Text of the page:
To begin the divorce process, you will need proof of personal assets, funds, and debts. Accessing financial information can be difficult if you have never worked outside of the home or kept track of the family finances.
While there are various ways to divide debts, students loans can be frustrating for couples. Must both of you pay for one person’s student loans?
To make sure of your financial future after divorce, it’s best to start now — even if the idea is just a thought. Here are some steps to take.
If you plan to request spousal support, either for the short-term or long-term, you’ll have to make your case for it. But how?
Another question people have asked during our Raleigh divorce workshop: Can my spouse change the beneficiary on his IRA or retirement plan without telling me?
During our divorce workshops each month, we receive a lot of questions about IRAs and 401(k) accounts. For example, one attendee recently asked “does an IRA become joint property?”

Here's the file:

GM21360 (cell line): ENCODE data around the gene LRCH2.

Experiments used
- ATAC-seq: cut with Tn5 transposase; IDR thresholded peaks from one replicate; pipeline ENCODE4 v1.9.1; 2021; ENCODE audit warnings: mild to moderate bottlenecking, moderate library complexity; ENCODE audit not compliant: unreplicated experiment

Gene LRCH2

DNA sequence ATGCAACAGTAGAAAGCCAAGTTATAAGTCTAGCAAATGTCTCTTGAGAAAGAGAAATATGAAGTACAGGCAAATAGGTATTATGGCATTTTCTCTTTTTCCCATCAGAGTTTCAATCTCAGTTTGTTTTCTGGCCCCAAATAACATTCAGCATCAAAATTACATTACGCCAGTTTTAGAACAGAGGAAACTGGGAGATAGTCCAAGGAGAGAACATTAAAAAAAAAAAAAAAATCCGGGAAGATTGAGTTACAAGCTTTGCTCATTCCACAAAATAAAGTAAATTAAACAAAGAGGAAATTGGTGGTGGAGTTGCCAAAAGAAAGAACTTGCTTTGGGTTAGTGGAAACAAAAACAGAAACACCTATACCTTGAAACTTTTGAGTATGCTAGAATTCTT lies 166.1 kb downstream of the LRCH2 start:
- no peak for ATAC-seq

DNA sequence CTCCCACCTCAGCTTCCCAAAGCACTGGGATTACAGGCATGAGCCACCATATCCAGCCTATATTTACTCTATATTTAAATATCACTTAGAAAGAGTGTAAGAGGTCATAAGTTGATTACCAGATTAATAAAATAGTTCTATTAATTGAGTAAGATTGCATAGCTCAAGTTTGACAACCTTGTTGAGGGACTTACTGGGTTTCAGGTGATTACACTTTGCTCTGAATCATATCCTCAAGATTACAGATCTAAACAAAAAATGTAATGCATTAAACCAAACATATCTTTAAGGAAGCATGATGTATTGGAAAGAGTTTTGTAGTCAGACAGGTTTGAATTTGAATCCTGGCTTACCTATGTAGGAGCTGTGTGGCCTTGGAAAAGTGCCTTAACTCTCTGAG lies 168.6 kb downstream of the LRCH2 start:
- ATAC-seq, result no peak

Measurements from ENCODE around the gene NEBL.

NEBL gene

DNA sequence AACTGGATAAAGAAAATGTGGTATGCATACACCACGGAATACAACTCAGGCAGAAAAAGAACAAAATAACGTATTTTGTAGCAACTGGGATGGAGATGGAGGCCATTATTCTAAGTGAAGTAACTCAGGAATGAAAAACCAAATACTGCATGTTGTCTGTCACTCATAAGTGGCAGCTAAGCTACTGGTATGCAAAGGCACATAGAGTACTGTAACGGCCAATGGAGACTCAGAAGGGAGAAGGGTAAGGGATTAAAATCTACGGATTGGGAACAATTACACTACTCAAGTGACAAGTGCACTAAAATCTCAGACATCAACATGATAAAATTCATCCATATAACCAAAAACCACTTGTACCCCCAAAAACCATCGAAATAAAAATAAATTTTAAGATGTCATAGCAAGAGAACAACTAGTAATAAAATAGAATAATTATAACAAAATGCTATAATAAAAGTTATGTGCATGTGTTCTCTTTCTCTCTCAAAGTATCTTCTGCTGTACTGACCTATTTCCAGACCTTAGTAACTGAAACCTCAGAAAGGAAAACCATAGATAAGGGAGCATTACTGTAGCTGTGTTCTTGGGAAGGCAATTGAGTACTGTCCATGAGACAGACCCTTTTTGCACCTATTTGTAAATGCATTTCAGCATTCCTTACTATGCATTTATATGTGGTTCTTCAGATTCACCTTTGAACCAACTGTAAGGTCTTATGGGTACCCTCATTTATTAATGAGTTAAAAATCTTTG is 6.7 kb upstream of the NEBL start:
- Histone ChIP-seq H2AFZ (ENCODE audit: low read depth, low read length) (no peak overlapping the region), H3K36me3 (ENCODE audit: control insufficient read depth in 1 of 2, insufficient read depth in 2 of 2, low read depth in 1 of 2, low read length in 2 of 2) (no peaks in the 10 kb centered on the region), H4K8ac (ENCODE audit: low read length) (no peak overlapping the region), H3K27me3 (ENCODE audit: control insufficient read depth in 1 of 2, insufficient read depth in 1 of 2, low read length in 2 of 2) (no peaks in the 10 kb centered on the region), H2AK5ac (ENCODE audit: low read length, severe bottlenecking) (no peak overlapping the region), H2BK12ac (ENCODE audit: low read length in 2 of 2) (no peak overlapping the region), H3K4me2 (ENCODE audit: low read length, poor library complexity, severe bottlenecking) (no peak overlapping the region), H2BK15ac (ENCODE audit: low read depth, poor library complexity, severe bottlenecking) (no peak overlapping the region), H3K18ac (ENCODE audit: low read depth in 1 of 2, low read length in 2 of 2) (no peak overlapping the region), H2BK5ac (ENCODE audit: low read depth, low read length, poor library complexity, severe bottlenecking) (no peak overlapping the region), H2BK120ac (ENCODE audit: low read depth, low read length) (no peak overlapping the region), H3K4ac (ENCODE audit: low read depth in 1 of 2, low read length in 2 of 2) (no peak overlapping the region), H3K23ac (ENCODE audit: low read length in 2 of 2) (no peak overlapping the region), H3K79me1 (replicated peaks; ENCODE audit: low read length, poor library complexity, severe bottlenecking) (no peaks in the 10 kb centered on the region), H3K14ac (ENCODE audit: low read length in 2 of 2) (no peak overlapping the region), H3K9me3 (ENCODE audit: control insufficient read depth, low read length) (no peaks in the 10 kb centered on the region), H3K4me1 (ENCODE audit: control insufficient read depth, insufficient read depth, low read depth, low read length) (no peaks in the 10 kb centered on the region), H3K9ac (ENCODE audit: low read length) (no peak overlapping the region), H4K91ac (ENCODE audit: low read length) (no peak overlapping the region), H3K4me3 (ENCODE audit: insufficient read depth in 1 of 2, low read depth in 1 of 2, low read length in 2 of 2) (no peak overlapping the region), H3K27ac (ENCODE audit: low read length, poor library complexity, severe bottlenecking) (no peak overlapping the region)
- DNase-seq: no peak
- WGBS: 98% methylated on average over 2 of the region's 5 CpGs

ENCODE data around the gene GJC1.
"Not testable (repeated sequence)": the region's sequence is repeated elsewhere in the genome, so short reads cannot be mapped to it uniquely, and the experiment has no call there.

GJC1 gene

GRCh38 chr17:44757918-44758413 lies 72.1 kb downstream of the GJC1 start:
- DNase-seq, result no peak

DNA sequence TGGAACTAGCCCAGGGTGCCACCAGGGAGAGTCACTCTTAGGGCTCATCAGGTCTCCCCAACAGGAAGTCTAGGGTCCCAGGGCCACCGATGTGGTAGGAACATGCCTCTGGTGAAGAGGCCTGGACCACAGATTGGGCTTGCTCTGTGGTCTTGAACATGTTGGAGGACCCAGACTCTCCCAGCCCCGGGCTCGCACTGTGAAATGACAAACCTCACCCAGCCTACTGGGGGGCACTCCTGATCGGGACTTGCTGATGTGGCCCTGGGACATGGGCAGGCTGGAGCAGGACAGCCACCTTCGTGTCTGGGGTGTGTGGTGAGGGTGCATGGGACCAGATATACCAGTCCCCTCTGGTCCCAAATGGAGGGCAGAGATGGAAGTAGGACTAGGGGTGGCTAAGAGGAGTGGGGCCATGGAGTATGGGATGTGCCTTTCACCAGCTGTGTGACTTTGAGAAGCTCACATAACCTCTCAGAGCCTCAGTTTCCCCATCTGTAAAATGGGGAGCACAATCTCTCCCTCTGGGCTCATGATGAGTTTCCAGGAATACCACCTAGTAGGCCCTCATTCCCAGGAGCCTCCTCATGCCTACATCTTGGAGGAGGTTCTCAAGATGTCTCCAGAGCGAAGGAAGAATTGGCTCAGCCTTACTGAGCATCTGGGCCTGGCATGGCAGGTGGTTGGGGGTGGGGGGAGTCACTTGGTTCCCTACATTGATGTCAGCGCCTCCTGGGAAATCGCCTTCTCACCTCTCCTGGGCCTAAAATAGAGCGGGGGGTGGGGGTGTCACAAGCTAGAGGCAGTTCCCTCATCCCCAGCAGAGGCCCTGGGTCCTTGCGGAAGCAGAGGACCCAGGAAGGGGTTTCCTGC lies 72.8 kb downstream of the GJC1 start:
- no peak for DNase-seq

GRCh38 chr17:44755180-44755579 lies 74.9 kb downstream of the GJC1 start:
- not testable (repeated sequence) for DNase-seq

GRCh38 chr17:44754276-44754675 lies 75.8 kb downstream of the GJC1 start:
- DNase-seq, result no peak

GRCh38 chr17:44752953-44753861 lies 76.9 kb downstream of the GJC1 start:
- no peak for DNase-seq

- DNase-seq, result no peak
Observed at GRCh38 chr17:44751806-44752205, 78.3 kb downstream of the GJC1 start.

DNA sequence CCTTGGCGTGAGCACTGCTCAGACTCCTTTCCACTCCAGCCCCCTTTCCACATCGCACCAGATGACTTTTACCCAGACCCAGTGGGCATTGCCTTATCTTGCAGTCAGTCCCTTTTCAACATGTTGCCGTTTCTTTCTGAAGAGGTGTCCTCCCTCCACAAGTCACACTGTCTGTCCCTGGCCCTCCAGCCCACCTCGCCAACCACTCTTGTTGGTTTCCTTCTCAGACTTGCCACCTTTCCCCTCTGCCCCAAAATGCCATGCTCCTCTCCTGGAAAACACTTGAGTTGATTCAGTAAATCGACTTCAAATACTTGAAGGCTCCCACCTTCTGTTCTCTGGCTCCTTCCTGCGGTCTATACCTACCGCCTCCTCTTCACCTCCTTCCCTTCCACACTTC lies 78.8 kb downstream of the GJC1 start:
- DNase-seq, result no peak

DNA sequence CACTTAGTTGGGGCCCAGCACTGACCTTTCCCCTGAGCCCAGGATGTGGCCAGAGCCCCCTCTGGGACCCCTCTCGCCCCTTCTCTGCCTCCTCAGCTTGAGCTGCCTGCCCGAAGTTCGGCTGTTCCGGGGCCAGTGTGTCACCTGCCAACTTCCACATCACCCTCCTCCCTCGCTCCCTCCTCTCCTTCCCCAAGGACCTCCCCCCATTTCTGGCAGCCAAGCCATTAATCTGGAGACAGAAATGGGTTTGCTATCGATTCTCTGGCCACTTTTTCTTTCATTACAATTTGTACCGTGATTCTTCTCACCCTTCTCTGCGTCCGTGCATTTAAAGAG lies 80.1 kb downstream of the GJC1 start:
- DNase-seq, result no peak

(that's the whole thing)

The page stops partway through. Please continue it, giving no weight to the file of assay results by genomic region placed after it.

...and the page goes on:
If you have inherited a large sum of money from a relative or friend, you might feel even more concerned about the division: will you have to share that inheritance with your soon-to-be-ex spouse? Whether you have to split that money depends on a few things.
s you and your partner divorce, you’ll be dividing up debts and assets. Retirement assets usually cause the most confusion.
Women who have stayed at home for the past several years are often concerned about their futures. But unemployed women may not be able to rely on alimony for support.
Splitting the house not just one of the biggest divorce discussions, but one of the biggest arguments.